Navigation Links
Fewer children at risk for deficient vitamin D
Date:3/25/2014

MAYWOOD, Il. Under new guidelines from the Institute of Medicine, the estimated number of children who are at risk for having insufficient or deficient levels of vitamin D is drastically reduced from previous estimates, according to a Loyola University Chicago Stritch School of Medicine study.

The study, led by Holly Kramer, MD, MPH and Ramon Durazo-Arvizu, PhD, is published online ahead of print in the Journal of Pediatric Endocrinology and Metabolism.

New Institute of Medicine guidelines say most people get sufficient vitamin D when their blood levels are at or above 20 nanograms per millilitre (ng/mL). The Pediatric Endocrine Society has a similar guideline. However, other guidelines recommend vitamin D levels above 30 ng/mL.

Loyola researchers analysed vitamin D data from a nationally representative sample of 2,877 U.S. children and adolescents ages 6 to 18 who participated in the National Health and Nutrition Examination Survey.

The study found that under the Institute of Medicine guidelines, 10.3 percent of children ages 6 to 18 are at risk of inadequate or deficient vitamin D levels. (This translates to an estimated 5.5 million children.)

By comparison, a 2009 study in the journal Pediatrics, which defined sufficient vitamin D levels as greater than 30 ng/mL, found that an estimated 70 percent of persons ages 1 to 21 had deficient or insufficient vitamin D levels.

Under previous guidelines, millions of children who had vitamin D levels between 20 and 30 ng/mL would have needed supplementation. Under the Institute of Medicine guidelines, children in this range no longer need to take vitamin D supplements.

The new study found that children at risk of vitamin D deficiency under the Institute of Medicine guidelines are more likely to be overweight, female, non-white and between the ages of 14 and 18.

The Institute of Medicine's new vitamin D guidelines are based on nearly 1,000 published studies and testimony from scientists and other experts. The IOM found that vitamin D is essential to avoid poor bone health, such as rickets. But there have been conflicting and mixed results in studies on whether vitamin D can also protect against cancer, heart disease, autoimmune diseases and diabetes. Moreover, excessive vitamin D can damage the kidneys and heart, the IOM found.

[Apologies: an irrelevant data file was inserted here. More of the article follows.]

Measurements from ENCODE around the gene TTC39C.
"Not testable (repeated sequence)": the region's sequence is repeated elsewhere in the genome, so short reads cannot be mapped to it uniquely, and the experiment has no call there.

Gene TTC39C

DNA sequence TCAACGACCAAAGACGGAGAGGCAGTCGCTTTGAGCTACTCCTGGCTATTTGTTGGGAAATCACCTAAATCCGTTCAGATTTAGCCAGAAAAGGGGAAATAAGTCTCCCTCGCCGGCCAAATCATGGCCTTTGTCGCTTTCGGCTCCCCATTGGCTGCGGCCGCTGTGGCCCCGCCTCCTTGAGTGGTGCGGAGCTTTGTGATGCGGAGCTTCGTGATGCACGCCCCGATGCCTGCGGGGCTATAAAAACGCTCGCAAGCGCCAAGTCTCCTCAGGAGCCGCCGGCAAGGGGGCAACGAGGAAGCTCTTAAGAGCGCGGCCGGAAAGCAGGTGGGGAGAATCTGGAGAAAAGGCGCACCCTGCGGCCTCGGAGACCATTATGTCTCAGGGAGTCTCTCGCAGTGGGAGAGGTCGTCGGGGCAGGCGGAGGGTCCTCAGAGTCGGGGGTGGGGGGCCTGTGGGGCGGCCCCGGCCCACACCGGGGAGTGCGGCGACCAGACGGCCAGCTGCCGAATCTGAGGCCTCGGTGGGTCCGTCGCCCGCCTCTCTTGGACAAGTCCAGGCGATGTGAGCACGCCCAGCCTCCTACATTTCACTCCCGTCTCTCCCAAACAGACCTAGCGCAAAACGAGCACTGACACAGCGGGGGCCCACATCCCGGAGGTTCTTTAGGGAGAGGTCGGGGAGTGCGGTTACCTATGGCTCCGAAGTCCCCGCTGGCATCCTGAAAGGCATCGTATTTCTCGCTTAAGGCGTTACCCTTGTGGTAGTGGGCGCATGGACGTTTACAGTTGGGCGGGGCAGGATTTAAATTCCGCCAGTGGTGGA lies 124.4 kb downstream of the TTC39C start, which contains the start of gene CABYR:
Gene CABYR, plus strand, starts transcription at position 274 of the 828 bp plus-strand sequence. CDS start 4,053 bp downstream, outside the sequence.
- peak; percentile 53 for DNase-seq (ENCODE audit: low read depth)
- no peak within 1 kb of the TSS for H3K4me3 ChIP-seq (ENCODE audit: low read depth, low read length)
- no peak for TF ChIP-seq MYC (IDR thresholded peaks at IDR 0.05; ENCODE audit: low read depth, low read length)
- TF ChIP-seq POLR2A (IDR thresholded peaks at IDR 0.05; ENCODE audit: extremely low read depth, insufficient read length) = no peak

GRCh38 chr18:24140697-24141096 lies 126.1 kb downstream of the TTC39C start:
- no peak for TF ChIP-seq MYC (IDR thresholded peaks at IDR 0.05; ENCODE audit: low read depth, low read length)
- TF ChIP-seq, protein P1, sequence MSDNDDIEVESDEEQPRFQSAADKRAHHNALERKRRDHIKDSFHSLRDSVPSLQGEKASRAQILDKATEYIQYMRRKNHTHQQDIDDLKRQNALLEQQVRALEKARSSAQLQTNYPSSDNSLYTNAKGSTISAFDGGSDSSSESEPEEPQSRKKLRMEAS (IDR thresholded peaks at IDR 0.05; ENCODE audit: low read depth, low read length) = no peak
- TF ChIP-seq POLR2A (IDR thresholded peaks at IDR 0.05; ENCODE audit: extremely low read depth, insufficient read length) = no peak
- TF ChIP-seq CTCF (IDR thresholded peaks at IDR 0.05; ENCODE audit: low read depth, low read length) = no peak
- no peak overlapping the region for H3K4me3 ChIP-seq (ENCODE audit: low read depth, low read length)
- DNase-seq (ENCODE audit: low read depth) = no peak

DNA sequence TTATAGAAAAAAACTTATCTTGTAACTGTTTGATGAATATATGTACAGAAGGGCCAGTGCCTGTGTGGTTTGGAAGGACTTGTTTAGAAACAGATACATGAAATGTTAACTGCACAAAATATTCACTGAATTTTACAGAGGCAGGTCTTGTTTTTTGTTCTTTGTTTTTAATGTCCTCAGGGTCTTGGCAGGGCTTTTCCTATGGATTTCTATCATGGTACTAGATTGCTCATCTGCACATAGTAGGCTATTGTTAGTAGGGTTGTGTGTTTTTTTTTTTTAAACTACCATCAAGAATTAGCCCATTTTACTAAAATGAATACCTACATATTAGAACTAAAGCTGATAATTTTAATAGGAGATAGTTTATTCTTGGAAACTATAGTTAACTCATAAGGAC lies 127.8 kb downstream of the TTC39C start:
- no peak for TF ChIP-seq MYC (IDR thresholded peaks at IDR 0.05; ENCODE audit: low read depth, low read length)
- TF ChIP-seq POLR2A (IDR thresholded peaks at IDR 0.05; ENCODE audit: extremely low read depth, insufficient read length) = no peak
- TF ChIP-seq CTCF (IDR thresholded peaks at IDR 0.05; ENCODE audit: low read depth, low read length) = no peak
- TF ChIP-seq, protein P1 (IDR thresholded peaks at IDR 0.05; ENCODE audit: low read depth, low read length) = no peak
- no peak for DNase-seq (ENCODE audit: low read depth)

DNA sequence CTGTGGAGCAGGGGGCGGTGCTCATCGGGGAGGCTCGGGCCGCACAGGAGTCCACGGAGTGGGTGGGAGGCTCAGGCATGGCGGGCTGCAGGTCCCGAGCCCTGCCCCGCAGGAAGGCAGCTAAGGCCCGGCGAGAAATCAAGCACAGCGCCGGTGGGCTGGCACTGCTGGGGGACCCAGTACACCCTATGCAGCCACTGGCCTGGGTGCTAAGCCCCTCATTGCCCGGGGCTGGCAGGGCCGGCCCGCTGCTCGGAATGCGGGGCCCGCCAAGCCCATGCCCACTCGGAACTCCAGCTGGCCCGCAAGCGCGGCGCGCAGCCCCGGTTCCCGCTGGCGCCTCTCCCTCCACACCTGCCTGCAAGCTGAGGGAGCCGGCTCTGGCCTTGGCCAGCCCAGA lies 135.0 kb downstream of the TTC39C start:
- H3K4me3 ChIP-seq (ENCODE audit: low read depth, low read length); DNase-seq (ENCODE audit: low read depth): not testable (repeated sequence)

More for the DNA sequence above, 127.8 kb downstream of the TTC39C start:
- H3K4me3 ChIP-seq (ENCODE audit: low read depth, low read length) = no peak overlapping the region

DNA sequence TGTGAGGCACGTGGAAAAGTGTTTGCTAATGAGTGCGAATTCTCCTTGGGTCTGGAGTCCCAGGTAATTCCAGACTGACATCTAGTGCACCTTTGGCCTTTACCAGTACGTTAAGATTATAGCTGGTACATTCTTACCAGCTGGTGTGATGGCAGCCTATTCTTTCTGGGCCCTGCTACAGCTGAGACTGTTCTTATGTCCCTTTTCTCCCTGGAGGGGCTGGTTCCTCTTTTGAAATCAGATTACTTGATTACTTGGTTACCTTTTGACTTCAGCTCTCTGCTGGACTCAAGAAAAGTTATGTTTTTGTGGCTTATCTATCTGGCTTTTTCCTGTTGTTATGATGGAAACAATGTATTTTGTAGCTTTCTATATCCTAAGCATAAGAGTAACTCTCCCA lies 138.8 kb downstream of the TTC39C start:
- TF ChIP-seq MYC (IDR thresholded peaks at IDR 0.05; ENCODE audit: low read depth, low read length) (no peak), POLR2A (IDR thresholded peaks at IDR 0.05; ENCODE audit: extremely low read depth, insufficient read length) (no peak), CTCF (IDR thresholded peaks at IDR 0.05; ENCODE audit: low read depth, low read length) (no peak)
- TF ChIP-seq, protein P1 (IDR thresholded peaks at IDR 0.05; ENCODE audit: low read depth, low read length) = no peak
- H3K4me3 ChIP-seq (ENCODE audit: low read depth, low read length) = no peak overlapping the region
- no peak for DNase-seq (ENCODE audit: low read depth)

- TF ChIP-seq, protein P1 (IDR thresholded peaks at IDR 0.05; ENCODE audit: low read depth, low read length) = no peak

'/>"/>
Contact: Jim Ritter
jritter@lumc.edu
708-216-2445
Loyola University Health System
Source:Eurekalert

Related medicine news :

1. Discoveries point to more powerful cancer treatments, fewer side effects
2. Aging men: More uplifts, fewer hassles until the age of 65-70
3. Pregnancy study leads to fewer high birth weight babies
4. Fewer than half of women attend recommended doctors visits after childbirth
5. The secret to fewer doctor office visits after 70 -- play high school sports
6. Breast cancer patients experience fewer side effects from anticancer drug
7. More alcohol and traffic laws mean fewer traffic deaths, NYU Steinhardt study concludes
8. Blacks happier at work than whites despite fewer friends, less autonomy
9. Diet Doc Hormone Diets & Weight Loss Plans Announces New Diet Plans Helping Women Lose Excess Fat Prior to Pregnancy, Which Studies Show Leads to Fewer Complications
10. Graphic warnings labels on cigarette packs could lead to 8.6 million fewer smokers in the US
11. Fewer weeks of hormone therapy before radiation reduces side effects in intermediate risk PCa
Post Your Comments:
*Name:
*Comment:
*Email:
(Date:2/22/2017)... Singapore, Singapore (PRWEB) , ... February 22, 2017 , ... ... high-end medical leads utilizing a simple online checklist. Over a period of just 24 ... with the assistance of an online checklist called T.A.D. , “The internet is not ...
(Date:2/22/2017)... ... February 22, 2017 , ... Bellus ... the latest innovation in the delivery of Platelet Rich Plasma (PRP). PRP systems ... pain management, to accelerate tissue synthesis and provide a faster and more efficient ...
(Date:2/22/2017)... ... February 22, 2017 , ... Super-Sod will attend the Athens Home Show with ... , A shift from Super-Sod’s simple Athens Home Show booth of 2016, this year’s ... seed plant manager Chris Roquemore constructed furniture from recycled pallet wood at the Super-Sod ...
(Date:2/22/2017)... ... February 22, 2017 , ... In today’s world, homeowners face ... the market, it is easy to start feeling frustrated and confused. To help ... complimentary security consultation. , Home Security Hardware Choices, There are innumerable choices for ...
(Date:2/21/2017)... ... ... Author Michèle Wolff has a passion for using food as medicine ... about it for optimal health. Wanting to share her knowledge to the world, she ... Solutions ” (published by Balboa Press AU). , This book inspires readers to ...
Breaking Medicine News(10 mins):
(Date:2/22/2017)... and PUNE, India , February 22, 2017 ... global market was valued at $3,453 million in 2015 and is projected to reach ... The arthroscopic implants segment held nearly two-fifths of the total market in 2015. ... ... Research Logo ...
(Date:2/22/2017)... Feb. 22, 2017   Protein Sciences Corporation , ... Flublok® Influenza Vaccine , announced today that they donated ... Vaccine Introduction (PIVI) and the Mongolian Ministry of Health ... the flu.  The doses of Flublok have been distributed ... for health care workers, pregnant women, and ...
(Date:2/22/2017)... MIAMI , Feb. 22, 2017  Tri-Source Pharma ... restructuring efforts. A series of newly appointed positions were ... founder and CEO, Robert DiCrisci , in the ... plan and management of the recently consolidated subsidiary companies. ... Tri-Source,s executive team will be composed of the following ...
Breaking Medicine Technology: